Adding another level will also afford a prep kitchen, giving the restaurant's staff more room to breathe. For a decade, employees have all crammed into one small kitchen where they make breads and baked goods, soups and dressings from scratch and feed a lot of mouths. "We've gotten a little tight up there," says Star. "Not everyone understands just how much we do back there."

Currently, the staff is forced to store a large mixer and food processor in the office, which they roll through the dining room to the kitchen, then back to the office for storage after use — and it all has to happen before customers can be allowed in the restaurant.

It's clearly time to expand, Star says. "We're still exploring all of the uses the space will be viable for," she says. If the lower floor can be outfitted with a ventilation hood, the Starfoods line might find a home there, too.

Right now, the packaged products are made in a small production kitchen that also serves Gypsy Queen Cuisine and a few other food businesses. "We're outgrowing our shared kitchen rapidly," Star says. Given the current growth of Starfoods, Star projects that a processing facility will be necessary within two to three years, but in the interim, Blue Ridge Food Ventures may be a viable alternative. The Enka commercial kitchen-for-hire offers equipment that will enable the further expansion of the Starfoods line into bottled and canned goods.

A long, strange trip

Ten years after the birth of the Rosetta's Kitchen, life has changed in some ways, though the sense of community Star and others attached to the eatery remains intact. "I was 10 years younger in the beginning, with only one child, no husband and a great tribe of friends and family and loved ones around me to make it happen. I still had a lot of community support," she says. "It's pretty valid to say it's been a community effort over the years."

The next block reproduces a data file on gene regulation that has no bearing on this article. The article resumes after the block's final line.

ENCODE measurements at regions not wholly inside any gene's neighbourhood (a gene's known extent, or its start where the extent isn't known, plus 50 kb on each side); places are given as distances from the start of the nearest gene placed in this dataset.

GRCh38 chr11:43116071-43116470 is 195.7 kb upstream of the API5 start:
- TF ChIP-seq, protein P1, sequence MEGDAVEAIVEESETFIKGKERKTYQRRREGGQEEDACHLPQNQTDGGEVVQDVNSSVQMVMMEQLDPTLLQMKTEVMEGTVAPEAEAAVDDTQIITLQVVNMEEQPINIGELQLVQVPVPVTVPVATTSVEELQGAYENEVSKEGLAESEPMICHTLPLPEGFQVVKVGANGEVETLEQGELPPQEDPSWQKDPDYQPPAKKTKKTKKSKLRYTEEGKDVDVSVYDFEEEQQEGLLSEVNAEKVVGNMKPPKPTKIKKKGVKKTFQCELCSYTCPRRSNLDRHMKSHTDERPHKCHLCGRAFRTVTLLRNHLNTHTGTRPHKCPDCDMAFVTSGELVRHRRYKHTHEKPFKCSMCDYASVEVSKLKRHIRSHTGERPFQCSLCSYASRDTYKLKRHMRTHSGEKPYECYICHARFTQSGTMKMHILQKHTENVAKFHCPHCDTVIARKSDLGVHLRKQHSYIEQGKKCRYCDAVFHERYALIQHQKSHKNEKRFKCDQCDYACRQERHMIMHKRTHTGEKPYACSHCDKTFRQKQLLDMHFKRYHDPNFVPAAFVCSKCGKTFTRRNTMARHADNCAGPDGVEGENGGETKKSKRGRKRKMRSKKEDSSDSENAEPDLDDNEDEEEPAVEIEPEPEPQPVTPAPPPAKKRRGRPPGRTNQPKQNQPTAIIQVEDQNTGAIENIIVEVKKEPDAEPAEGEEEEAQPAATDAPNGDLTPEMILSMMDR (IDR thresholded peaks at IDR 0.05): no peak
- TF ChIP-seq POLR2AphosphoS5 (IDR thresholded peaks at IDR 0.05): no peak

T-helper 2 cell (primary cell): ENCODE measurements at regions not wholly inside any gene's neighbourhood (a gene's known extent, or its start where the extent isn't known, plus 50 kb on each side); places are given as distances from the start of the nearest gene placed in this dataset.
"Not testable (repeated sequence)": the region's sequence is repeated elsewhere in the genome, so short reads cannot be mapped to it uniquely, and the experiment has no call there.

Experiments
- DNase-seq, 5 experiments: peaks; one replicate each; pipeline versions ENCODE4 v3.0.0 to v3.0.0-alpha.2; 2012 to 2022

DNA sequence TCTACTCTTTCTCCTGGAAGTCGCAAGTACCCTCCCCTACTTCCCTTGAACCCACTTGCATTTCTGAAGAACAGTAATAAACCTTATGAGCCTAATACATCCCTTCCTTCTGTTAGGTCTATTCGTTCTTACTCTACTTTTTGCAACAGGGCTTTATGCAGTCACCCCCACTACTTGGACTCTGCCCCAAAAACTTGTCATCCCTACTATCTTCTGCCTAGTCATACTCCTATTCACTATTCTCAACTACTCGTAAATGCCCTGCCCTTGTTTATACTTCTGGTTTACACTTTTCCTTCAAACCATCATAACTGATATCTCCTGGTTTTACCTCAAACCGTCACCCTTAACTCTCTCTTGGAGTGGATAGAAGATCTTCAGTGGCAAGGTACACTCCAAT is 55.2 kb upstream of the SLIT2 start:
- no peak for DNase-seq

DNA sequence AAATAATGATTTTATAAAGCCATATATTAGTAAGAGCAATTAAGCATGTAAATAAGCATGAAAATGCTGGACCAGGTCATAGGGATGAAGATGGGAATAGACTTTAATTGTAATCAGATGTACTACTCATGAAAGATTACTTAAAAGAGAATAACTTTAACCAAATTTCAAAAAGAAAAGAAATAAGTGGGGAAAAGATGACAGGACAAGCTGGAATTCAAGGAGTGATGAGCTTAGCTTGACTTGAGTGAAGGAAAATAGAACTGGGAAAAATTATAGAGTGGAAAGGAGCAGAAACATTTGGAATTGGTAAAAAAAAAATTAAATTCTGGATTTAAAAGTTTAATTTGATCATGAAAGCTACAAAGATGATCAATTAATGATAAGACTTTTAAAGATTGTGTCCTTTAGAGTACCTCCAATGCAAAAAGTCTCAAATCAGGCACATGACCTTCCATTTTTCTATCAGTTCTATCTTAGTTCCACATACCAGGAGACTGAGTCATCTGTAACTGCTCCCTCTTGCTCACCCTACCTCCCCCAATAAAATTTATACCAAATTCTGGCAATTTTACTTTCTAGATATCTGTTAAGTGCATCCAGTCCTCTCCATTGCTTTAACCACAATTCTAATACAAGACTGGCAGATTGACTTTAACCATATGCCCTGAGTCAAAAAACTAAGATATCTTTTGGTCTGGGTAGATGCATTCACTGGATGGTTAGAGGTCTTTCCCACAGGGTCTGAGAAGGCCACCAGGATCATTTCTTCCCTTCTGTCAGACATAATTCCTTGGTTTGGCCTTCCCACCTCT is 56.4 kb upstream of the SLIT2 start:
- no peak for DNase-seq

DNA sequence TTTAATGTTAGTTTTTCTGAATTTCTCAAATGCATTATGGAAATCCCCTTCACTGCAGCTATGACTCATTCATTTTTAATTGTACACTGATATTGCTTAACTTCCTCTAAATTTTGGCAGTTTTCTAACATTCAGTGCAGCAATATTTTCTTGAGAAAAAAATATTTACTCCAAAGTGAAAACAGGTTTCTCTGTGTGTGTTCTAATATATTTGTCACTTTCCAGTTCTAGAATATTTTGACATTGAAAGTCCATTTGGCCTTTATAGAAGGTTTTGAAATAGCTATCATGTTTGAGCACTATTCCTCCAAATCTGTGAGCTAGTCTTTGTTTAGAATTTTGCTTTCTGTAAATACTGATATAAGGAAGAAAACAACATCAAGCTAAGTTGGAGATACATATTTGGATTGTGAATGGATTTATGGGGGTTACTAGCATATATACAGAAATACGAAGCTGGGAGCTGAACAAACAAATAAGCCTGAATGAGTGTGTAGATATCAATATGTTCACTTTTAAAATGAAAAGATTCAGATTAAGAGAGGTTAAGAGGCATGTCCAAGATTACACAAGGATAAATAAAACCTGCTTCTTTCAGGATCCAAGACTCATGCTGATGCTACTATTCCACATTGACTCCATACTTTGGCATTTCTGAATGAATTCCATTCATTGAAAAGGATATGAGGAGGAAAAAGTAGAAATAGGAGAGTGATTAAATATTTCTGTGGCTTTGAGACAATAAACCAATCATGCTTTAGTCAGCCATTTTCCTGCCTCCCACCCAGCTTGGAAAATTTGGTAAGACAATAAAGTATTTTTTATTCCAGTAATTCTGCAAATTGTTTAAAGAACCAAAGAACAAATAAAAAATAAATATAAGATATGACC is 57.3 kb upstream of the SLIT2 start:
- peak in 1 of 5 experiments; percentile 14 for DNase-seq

Star's staff still largely consists of friends and peers, many of whom have worked there for three years or more. "We have an insane long-term retention rate for the restaurant business," Star says. That low turnover rate is, in part, due to the fair treatment her restaurant employees enjoy, something that Star says comes naturally to her. "I can't look people in the eye if I'm abusing them. Go figure. Is that wild and radical?"

Adding to employee satisfaction is the near-elimination of the hierarchical system prevalent in many restaurants. "We don't have managers that look over people’s shoulders and micromanage people," Star says. Instead, a strictly voluntary, paid committee of veteran staff members meets to decide matters from hiring to firing. "They participate because they feel personally invested in the business and they care about their coworkers and they care about having a good work environment," Star says. "They have that emotional ownership of the restaurant. It's just good citizenship, right? Treating people like equals?"